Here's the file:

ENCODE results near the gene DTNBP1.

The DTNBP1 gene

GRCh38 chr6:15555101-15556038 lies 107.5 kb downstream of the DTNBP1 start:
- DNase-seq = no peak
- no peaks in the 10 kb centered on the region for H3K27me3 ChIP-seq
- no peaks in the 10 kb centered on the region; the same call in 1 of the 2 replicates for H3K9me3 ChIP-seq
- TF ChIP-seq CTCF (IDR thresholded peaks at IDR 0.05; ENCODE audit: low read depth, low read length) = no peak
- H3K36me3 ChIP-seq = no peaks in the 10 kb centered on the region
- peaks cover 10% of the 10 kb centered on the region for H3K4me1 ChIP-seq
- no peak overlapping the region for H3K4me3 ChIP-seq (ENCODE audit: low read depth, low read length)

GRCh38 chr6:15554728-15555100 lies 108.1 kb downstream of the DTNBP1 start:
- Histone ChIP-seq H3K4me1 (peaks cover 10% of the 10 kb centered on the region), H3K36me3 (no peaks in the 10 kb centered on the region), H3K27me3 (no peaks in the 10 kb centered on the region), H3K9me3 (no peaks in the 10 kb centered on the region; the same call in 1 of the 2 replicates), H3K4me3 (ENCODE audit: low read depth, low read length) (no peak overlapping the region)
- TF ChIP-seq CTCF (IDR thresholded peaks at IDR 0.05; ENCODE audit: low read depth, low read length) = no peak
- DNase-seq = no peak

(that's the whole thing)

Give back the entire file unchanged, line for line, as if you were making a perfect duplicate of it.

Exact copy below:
ENCODE results near the gene DTNBP1.

The DTNBP1 gene

GRCh38 chr6:15555101-15556038 lies 107.5 kb downstream of the DTNBP1 start:
- DNase-seq = no peak
- no peaks in the 10 kb centered on the region for H3K27me3 ChIP-seq
- no peaks in the 10 kb centered on the region; the same call in 1 of the 2 replicates for H3K9me3 ChIP-seq
- TF ChIP-seq CTCF (IDR thresholded peaks at IDR 0.05; ENCODE audit: low read depth, low read length) = no peak
- H3K36me3 ChIP-seq = no peaks in the 10 kb centered on the region
- peaks cover 10% of the 10 kb centered on the region for H3K4me1 ChIP-seq
- no peak overlapping the region for H3K4me3 ChIP-seq (ENCODE audit: low read depth, low read length)

GRCh38 chr6:15554728-15555100 lies 108.1 kb downstream of the DTNBP1 start:
- Histone ChIP-seq H3K4me1 (peaks cover 10% of the 10 kb centered on the region), H3K36me3 (no peaks in the 10 kb centered on the region), H3K27me3 (no peaks in the 10 kb centered on the region), H3K9me3 (no peaks in the 10 kb centered on the region; the same call in 1 of the 2 replicates), H3K4me3 (ENCODE audit: low read depth, low read length) (no peak overlapping the region)
- TF ChIP-seq CTCF (IDR thresholded peaks at IDR 0.05; ENCODE audit: low read depth, low read length) = no peak
- DNase-seq = no peak